The death toll in the twin attacks that hit Norway on Friday has gone beyond 80, even as police have arrested a Norwegian national suspected of carrying out the gun and bomb attack.

According to Norwegian television channels and newspapers, a 32-year-old man named Anders Behring Breivik unleashed the worst ever attack in the nation's history after the World War II.

According to some reports, more than 80 people, mostly teenage children, were killed in the Utoya island alone. Another seven people were killed when a bomb ripped through a building in capital Oslo, near the Prime Minister’s office. More than 90 people were also injured in the bomb blast.

The carnage in the holiday island of Utoya, which is owned by the Norwegian Labor Party, was unleashed when the suspect, wearing police uniform, beckoned children to him and opened fire indiscriminately. More than 700 teenagers were gathered in the island, taking part in a camp.

One of the survivors said he escaped bullets only because he feigned death and clang to dead bodies strewn around. I could feel his breath ... I could hear his boots, he said, according to CNN.

Another survivor who saw the pictures of Breivik on TV could confirm that he was the assailant who went on a shooting spree on the island. The police say the shooting at Utoyo and the blast in Oslo were related.

CNN quoted Norwegian Labor Party member Bjorn Jarle Roberg-Larsen as saying that the attacker had accosted the group of youth posing as a policeman conducting a security check. After just a few minutes, he took a handgun and started to shoot people, Roberg-Larsen said.

People fell from bullet wounds, and most scurried for cover, while some even approached the shooter, thinking the whole thing was a drill. Some youths ran towards the shore and jumped into the waters and swam to safety.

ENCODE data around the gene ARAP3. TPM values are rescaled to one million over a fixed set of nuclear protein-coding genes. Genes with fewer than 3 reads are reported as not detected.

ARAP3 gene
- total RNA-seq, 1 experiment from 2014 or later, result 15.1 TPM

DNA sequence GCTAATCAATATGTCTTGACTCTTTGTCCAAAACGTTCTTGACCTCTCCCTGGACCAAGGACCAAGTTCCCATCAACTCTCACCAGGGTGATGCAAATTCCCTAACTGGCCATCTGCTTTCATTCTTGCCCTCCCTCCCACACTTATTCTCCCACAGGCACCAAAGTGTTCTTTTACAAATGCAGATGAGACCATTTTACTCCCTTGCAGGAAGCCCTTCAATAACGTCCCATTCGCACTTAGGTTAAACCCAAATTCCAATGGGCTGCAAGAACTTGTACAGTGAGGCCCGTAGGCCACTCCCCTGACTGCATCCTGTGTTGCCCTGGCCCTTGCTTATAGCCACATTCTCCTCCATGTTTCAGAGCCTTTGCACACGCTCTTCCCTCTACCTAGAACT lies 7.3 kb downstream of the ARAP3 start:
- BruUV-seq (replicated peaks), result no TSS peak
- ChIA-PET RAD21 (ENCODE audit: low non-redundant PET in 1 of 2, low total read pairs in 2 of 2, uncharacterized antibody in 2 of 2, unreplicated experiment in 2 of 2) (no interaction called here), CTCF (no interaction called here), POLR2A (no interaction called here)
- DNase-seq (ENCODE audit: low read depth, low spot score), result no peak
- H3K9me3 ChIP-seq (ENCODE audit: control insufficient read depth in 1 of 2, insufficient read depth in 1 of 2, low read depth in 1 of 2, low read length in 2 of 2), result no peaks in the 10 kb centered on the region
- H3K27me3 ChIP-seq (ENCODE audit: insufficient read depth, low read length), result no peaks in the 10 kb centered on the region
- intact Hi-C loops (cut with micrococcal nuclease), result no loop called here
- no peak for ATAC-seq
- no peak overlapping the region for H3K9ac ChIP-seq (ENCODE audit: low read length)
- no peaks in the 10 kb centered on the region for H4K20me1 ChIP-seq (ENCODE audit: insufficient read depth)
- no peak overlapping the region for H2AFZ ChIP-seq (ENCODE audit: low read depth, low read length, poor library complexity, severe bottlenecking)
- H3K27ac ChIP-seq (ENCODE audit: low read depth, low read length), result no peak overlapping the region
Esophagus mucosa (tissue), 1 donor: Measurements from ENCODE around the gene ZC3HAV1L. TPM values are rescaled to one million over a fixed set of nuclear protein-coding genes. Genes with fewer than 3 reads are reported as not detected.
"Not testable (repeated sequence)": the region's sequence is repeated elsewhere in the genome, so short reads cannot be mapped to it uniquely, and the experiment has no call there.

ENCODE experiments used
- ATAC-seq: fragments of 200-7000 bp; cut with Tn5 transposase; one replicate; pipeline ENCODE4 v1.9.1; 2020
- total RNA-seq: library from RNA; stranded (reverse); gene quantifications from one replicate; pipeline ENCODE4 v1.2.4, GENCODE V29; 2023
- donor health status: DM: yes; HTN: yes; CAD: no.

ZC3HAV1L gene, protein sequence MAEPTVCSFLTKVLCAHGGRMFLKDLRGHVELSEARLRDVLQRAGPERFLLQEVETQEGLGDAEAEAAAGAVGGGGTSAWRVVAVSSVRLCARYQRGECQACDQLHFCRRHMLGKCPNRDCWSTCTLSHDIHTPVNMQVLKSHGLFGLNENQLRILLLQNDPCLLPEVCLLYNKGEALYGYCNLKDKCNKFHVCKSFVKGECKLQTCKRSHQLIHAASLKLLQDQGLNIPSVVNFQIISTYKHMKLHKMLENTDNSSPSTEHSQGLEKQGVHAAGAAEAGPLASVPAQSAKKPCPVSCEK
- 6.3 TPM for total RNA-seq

The police spokesman said the assailant did not work for the police. Apart from the automatic weapon, the gunman had also carried explosives to the island. After killing down whoever was in sight, he went around looking for anyone who was alive. People had hid themselves in bushes, caves and on trees.

The blast in Oslo left several buildings, including the oil ministry building, on fire. The prime minister was not in his office, and was not injured. In a message to whoever the attackers were, Jens Stoltenberg said: You won't destroy us ... You won't destroy our democracy. We are a small but proud nation. No one can bomb us to silence. No one can scare us from being Norway. This evening and tonight, we'll take care of each other. That's what we do best when attacked.

Foreign Minister Jonas Gahr Store said it would be premature to jump into conclusions regarding the motives behind the attack. He underlined the fact that the suspect was a Norwegian national and said police would carry out investigations.